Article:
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Review paper

Programmed cell death 1 checkpoint inhibitors in the treatment of patients with advanced melanoma

Jacek Mackiewicz, Andrzej Mackiewicz

Contemp Oncol (Pozn) 2017; 21 (1): 1-5
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- Programmed.pdf  [0.07 MB]
 
 

Introduction

The treatment landscape of advanced melanoma has been changing significantly with the approval of new medicinal products. Until the year 2010, patients with advanced melanoma were treated mainly with chemical agents. Some responses with cytotoxic drugs were observed; however, the benefit in overall survival (OS) has never been proven [1]. From year 2010 seven new drugs and three combination strategies of the medicines have been approved for the treatment of advanced measurable melanoma (unresectable or metastatic). The first immune check-point inhibitor approved for the treatment of advanced melanoma was ipilimumab (anti CTLA-4, cytotoxic T-lymphocyte antigen-4), which demonstrated long-term survival in about 20% of patients. In 10-year follow-up the probability survival curve began to plateau at approximately year three [2, 3]. Next, more effective immunotherapy strategies, such as anti-programmed cell death receptor-1 (PD-1) antibodies (nivolumab, pembrolizumab), were developed [4–6]. The highest clinical efficacy was observed when nivolumab was combined with ipilimumab; however, this strategy was accompanied with very high toxicity [4]. On the other hand, in a population limited to patients with BRAF-mutated melanoma, a combination treatment strategy with BRAF (dabrafenib, vemurafenib) and MEK inhibitor (trametinib, cobimetinib) could be applied. Recently an oncolytic DNA vaccine (T-VEC, talimogene laherparepvec), a strategy based on intra-tumour administration, has been approved in patients with metastases limited to skin and lymph nodes. However, its position on the advanced melanoma therapy market is still not evaluable [7].

Nivolumab

Nivolumab is an IgG4, anti-PD-1 monoclonal antibody evaluated in a number of clinical trials in patients with melanoma. Two phase 3 studies were carried out in patients with unresectable, locally advanced (stage III), or metastatic (stage IV) melanoma. The first study was CheckMate 037 in BRAF-mutant and BRAF-wild type (BRAF-wt) patients, who progressed after ipilimumab therapy. Patients with BRAF mutation after progression following BRAF inhibitor were eligible to enter the study. In one study arm patients received nivolumab (3 mg/kg every two weeks), and in the comparator arm patients were treated with chemotherapy of the investigator’s choice. Patients treated with nivolumab demonstrated higher response rate compared to the chemotherapy group – 32% vs. 11% [8]. However, there was no statistical difference in median OS between the study arm – 15.7 months (nivolumab) vs. the comparator group – 14.4 months (chemotherapy); p = 0.71. The lack of the clinical benefit of nivolumab could be related to the fact that control group patients (40%) received pembrolizumab, when progressed during chemotherapy. Furthermore, the number of patients with elevated LDH levels and brain metastases was imbalanced, favouring the chemotherapy arm [9].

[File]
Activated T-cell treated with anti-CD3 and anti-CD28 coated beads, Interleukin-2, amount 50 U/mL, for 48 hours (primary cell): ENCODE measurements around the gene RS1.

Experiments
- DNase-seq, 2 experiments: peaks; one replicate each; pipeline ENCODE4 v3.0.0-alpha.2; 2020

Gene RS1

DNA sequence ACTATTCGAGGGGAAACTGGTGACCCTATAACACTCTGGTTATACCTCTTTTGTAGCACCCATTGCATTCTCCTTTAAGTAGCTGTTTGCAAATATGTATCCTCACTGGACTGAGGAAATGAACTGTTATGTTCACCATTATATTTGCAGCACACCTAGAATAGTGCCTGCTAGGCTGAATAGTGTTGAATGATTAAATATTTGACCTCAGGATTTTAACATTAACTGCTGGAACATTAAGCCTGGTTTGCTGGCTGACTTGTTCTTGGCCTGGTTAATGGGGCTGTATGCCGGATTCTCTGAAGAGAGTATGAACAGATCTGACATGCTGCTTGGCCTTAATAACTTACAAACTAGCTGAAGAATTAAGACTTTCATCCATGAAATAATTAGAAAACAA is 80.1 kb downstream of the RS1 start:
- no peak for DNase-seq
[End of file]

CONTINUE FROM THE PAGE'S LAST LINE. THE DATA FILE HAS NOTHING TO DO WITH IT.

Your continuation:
In another phase 3 study (CheckMate 066) the efficacy of nivolumab 3 mg/kg administered every two weeks was compared with chemotherapy in the first-line treatment in patients with BRAF-wt advanced melanoma. The response rate was higher in patients treated with nivolumab than with chemotherapy – 40% vs. 13.9% [10]. The median OS of patients treated with nivolumab was not reached at data analysis; however, the two-year OS was higher in this group of study patients – 57.7% vs. control – 26.7% [11]. Currently, the longest follow-up of patients treated with anti-PD1 was observed in a phase 1 study (CheckMate 003) carried out in 107 patients receiving various doses of nivolumab (0.3–10 mg/kg). The five-year OS was observed in 34% of patients, and OS rates appeared to plateau at around 48 months, which was indicative of long-term benefit in some patients. The median OS in all treated patients was 17.3 months, and 20.3 months in patients treated with the approved 3 mg/kg dose of nivolumab [12].
Adverse events are less frequent in patients treated with nivolumab than in those treated with ipilimumab or chemotherapy [4, 10]. A safety profile was evaluated in a pooled analysis including 576 advanced melanoma patients receiving approved 3 mg/kg dose of nivolumab in two phase 1 studies (CheckMate-003, CheckMate-038) and two phase 3 studies (CheckMate 037, CheckMate 066). The most frequently observed adverse events (AEs) included fatigue, pruritus, diarrhoea, rash, and nausea. Any grade AEs were seen in 71% of patients (grade 3/4 – 10%). The most commonly observed immune-related adverse events (irAEs) were pruritus, rash, diarrhoea, vitiligo, hypothyroidism, and elevated aminotransferases. Any grade irAEs were observed in 49%, bit grade 3 and 4 only in 3.6% of patients [13].